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The decade in live: 2011

The start of a new year and, perhaps more significantly, a new decade is fast approaching – and while many may be thinking ahead to New Year’s Eve plans and well-meaning 2020 resolutions, IQ is casting its mind back to the most pivotal industry moments of the last ten years.

Following on from the 2010 synopsis, IQ looks to 2011, a year in which rising unemployment and astronomical national debts continued to take its toll on spending habits. The live industry experienced a slower period, indicating signs of maturity after years of fast growth.

Extreme weather led to festival cancellations and, tragically, the loss of lives at Pukkelpop and Indiana State Fair. Festival attendance, however, stayed strong, with festival bosses commenting that the demand for festivals was definitely still there.

2011 also saw U2 take the crown for the most successful concert tour in history, dethroning the Rolling Stones with their mammoth 360° tour. The Irish rockers were on course to retain the record into the new decade, too, before Ed Sheeran came along.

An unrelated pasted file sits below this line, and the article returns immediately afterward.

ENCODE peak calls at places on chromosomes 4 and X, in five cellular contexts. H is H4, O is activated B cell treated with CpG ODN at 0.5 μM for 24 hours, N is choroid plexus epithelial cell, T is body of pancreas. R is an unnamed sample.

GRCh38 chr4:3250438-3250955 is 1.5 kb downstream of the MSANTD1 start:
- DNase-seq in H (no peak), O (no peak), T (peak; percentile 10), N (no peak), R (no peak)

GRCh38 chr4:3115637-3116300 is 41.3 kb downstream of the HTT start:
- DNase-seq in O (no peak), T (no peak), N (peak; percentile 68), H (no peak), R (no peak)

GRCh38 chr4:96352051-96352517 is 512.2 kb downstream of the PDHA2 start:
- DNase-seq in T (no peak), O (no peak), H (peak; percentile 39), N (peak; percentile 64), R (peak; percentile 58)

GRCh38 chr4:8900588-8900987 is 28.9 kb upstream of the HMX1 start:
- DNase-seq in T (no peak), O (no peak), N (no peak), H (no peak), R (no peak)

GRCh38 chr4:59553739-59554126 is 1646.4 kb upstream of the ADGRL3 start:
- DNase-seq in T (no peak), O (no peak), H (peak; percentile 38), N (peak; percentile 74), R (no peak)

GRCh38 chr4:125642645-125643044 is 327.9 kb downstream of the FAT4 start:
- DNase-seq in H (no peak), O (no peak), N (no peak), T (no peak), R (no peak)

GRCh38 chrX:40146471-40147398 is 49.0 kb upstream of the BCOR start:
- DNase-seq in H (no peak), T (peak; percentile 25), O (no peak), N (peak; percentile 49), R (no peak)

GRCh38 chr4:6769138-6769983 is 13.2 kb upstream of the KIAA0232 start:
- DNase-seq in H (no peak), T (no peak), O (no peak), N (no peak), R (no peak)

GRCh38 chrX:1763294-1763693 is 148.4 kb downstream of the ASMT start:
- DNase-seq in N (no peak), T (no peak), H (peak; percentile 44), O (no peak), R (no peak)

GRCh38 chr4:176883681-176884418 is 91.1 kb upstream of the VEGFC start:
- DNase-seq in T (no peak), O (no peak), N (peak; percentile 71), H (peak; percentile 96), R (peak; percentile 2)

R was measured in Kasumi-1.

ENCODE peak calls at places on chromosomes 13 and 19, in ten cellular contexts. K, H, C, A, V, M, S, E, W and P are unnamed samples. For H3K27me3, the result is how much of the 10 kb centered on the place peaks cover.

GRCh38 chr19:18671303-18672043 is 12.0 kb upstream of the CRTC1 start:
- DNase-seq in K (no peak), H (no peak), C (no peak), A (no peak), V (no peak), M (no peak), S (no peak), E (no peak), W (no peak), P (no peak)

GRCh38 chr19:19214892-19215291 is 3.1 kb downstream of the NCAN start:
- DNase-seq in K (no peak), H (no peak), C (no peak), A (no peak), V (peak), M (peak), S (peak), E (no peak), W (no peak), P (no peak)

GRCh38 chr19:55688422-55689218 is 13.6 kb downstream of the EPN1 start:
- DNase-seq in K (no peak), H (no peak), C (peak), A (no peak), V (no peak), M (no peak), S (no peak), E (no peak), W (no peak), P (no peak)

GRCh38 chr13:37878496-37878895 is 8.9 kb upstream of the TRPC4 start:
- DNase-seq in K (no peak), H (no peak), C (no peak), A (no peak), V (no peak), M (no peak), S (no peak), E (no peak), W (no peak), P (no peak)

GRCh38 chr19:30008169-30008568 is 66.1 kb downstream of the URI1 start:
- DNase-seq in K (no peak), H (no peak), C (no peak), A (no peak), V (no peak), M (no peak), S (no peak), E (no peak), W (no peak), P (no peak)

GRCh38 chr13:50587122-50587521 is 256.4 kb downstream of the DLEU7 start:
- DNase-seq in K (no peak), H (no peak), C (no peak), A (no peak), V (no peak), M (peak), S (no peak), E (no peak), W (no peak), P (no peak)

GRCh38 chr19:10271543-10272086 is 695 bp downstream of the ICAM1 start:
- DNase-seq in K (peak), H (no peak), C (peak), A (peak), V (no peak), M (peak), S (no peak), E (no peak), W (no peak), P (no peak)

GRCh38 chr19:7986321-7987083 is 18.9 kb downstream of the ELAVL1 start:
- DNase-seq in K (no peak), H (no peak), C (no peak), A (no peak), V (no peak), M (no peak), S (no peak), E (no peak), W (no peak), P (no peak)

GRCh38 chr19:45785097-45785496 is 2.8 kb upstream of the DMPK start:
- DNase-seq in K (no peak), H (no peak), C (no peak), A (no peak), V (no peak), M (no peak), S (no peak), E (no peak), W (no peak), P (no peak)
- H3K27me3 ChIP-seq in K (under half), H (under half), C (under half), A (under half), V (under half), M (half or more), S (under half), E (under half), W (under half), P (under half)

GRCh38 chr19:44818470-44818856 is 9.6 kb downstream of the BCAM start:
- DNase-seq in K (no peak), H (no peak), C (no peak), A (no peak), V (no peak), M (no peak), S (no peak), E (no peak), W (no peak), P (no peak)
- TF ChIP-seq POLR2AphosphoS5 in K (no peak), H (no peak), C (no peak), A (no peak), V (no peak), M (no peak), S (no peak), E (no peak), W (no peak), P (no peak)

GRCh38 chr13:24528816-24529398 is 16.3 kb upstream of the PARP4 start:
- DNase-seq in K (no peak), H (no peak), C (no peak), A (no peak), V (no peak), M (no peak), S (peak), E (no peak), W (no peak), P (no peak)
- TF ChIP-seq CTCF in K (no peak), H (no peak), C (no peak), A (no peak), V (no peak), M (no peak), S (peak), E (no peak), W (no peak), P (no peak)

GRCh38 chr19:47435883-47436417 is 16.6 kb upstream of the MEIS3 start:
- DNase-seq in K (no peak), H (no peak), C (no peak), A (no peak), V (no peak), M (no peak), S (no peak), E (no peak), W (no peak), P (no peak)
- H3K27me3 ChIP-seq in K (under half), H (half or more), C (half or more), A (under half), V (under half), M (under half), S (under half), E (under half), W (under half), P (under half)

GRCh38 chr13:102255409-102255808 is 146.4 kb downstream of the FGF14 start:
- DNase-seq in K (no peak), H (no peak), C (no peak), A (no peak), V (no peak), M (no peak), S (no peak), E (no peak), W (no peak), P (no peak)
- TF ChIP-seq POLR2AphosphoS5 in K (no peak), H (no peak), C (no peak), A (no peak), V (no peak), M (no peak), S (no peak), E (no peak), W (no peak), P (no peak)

2011 in numbers

Worldwide, the top 50 tours grossed US$3.07 billion in 2011, up from $2.9bn the previous year.

According to Pollstar, U2 were the most successful band of 2011. A back injury sustained by Bono in 2010 saw many dates on the 360° tour postponed to the following year, with the band selling 2.4 million tickets over the year – at an average price of $97 each.

The stadium tour, which typically drew crowds of almost 92,000 per show, grossed $231.9m in 2011, adding to the $133.6m earned on the 2010 leg.

Other major tours of 2011 included Take That’s reunion tour with Robbie Williams ($224m), the Bon Jovi Live tour ($148.8), Taylor Swift’s Speak Now tour ($104.2m) and Roger Waters’ The Wall Live tour ($103.6m).